There’s a receipt for the Hiroshima Nuclear Bomb

One of history’s most significant receipts ever signed still exists today. It was issued to mark the successful delivery and use of the Little Boy atomic bomb, which would be the first atomic bomb used in combat.

After billions of dollars and years of intensive research and development to produce a working atomic weapon, the atomic bomb “Little Boy” was shipped out to the Pacific. When it was handed over to the crews on Tinian, a receipt was signed. It is perhaps the most terrifying yet unique receipt ever created.

US atomic weapons program

Little Boy Atomic Bomb Replica
UNITED STATES – MARCH 07: A replica of Little Boy, the atomic bomb that was dropped from the B-29 �Enola Gay� aeroplane on to Hiroshima on 6 August 1945. (Photo by SSPL/Getty Images)

In the late 1930s, European physicists sent a letter to US President Franklin D. Roosevelt warning him of the Nazi’s worrying atomic weapons research. At that point, the US had been conducting their own research into this matter, but they had been on a relatively small scale.

The intensity of this work increased after Roosevelt received the letter (known as the Einstein–Szilárd letter) and added information from intelligence services about German progress. In 1942, the US officially began the Manhattan Project, which turned the ongoing atomic research into a fully-fledged military program.

While it’s most famous for the development of the atomic bomb itself, the Manhattan Project encompassed enormous amounts of smaller projects all working on unique problems to create the bomb. In fact, almost all of the Manhattan Project’s resources went into the production of fissile material for the bombs. In total, the project cost just under $2 billion, an amount close to $30 billion today.

The project oversaw the development of two atomic bomb designs; the gun-type, which used uranium, and the implosion-type, which used plutonium. Plutonium was easier to collect, but the implosion bomb was much more complex and its feasibility was not trusted, so this type was the only one to be tested before use. In addition, the first completed gun-type bomb, called Little Boy, used all of the Manhattan Project’s uranium 235, so there would not be a test of this weapon.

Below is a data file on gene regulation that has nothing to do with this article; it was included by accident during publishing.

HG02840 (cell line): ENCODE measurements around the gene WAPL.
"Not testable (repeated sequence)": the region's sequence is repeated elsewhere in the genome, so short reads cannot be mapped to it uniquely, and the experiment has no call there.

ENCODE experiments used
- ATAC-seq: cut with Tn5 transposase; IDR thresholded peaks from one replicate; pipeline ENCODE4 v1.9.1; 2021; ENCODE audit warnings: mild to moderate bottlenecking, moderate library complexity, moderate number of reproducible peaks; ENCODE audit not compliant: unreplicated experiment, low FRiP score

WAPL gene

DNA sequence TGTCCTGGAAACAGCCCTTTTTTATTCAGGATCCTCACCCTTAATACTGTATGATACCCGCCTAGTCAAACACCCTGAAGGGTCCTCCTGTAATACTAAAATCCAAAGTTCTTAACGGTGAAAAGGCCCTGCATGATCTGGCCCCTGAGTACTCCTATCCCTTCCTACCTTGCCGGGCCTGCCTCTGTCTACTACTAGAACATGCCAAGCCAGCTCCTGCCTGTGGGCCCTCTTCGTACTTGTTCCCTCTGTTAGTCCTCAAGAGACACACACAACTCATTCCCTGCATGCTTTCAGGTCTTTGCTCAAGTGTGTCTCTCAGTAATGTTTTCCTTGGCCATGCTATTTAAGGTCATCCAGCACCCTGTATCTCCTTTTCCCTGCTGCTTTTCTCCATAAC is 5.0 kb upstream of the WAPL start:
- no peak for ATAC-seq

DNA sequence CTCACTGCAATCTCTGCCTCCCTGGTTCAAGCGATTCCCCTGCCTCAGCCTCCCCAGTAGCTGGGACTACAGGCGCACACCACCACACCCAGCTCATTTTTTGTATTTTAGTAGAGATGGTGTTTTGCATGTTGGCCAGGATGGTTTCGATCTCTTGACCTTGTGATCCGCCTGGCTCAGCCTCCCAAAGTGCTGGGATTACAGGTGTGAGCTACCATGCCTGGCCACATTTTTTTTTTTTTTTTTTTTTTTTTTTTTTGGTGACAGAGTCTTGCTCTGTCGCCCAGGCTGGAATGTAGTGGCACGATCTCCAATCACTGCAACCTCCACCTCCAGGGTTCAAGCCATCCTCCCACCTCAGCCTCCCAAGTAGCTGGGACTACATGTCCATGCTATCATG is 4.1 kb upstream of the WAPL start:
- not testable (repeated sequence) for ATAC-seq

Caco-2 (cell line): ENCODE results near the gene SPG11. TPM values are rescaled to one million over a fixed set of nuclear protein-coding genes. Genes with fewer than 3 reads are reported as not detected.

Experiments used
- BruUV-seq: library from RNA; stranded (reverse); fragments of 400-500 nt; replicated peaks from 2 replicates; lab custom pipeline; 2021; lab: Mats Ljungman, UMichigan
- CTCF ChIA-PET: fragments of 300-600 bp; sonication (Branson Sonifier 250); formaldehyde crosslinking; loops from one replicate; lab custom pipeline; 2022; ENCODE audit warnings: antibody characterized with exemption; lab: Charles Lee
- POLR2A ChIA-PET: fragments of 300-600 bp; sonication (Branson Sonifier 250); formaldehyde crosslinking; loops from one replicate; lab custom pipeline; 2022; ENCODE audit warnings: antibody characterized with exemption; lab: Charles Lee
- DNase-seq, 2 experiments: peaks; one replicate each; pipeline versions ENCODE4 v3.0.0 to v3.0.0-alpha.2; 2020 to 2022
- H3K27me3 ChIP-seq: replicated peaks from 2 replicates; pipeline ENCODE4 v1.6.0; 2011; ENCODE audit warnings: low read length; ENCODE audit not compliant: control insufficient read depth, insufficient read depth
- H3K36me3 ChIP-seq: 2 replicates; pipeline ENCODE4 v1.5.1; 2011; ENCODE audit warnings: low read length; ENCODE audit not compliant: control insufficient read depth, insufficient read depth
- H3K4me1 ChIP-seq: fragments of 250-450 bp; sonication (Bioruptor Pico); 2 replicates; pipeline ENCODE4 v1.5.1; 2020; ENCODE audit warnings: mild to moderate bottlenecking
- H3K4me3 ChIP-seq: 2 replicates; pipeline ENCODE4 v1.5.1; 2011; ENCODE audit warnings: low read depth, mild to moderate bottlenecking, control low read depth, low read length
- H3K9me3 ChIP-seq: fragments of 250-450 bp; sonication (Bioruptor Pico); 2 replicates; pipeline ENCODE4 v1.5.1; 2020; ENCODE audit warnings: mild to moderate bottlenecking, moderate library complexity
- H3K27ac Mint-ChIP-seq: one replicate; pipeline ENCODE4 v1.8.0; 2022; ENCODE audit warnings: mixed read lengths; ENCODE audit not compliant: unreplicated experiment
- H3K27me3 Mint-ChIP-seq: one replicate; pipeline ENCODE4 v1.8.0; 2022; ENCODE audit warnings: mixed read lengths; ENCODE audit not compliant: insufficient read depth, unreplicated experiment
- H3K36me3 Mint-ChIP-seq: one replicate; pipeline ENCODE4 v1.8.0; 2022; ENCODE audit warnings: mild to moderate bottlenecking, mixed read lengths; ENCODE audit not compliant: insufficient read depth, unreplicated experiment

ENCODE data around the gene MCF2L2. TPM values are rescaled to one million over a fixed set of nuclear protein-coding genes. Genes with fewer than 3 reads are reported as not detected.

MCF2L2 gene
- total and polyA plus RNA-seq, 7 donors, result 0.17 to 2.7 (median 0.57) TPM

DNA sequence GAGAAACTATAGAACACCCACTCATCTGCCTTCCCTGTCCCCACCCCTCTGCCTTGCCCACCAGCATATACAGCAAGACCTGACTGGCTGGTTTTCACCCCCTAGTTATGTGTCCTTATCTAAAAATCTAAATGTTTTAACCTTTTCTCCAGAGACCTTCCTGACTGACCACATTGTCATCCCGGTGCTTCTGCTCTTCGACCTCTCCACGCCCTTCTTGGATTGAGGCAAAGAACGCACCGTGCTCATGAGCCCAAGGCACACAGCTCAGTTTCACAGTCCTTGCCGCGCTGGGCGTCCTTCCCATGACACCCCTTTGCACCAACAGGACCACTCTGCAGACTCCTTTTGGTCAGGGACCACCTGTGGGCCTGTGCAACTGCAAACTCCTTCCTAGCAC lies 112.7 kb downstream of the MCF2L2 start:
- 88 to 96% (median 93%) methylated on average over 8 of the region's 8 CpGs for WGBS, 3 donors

The Trinity test on July 16 1945 was the first detonation of an atomic weapon and proved the implosion bomb worked. But on this same day, Little Boy left the US aboard the USS Indianapolis, headed for Tinian in the Pacific.

As this was the transfer of dangerous cargo, it required a paper trail.

One atomic bomb please, keep the change

Atomic Bomb Receipt Photo
Photo: A mock-up of the Little Boy nuclear weapon receipt. The bombf dropped on Hiroshima, Japan, in August 1945. (Photo Credit: U.S. National Archives.)

One of the official pieces of documentation for the delivery of Little Boy is a tattered receipt, which is perhaps one of the most unique receipts in history. The receipt was signed by Thomas Ferrell, the Deputy Director of the Manhattan Project, to confirm the successful handover of much of the Little Boy bomb’s components from Secretary of War’s staff Dr. Norman F. Ramsey.

Ramsey left the US with the USS Indianapolis, which made the journey across the Pacific in just ten days. Once the shipment arrived at Tinian, Ramsey signed over the bomb to Ferrell. After this, the pieces of the bomb were handed to the crews for preparation.

However, the receipt was not just proof of the delivery of the bomb but was also used to confirm the use of the bomb. Regardless of the destruction of the city, bureaucratic procedures required a piece of paper to officially confirm the use of the weapon.

To confirm its use, Fleet Admiral Nimitz’ Chief of Staff signed the receipt, writing: “By direction of Fleet Admiral Nimitz, the expenditure of this item is approved.”

Another signature on the receipt is from William S. Parsons, the weaponeer aboard the B-29 that dropped the Little Boy bomb, Enola Gay. He wrote: “I certify that the above materials was expended to the city of Hiroshima, Japan at 0915 6 Aug.”

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After it was signed, Ferrell kept hold of this historical document and had crew members on the Tinian sign it. For the rest of his life, Ferrell kept the receipt in his wallet and it is now the only example of its kind known to exist.

The receipt was donated to the Army Heritage and Education Center by Ferrell’s family, where it remains today.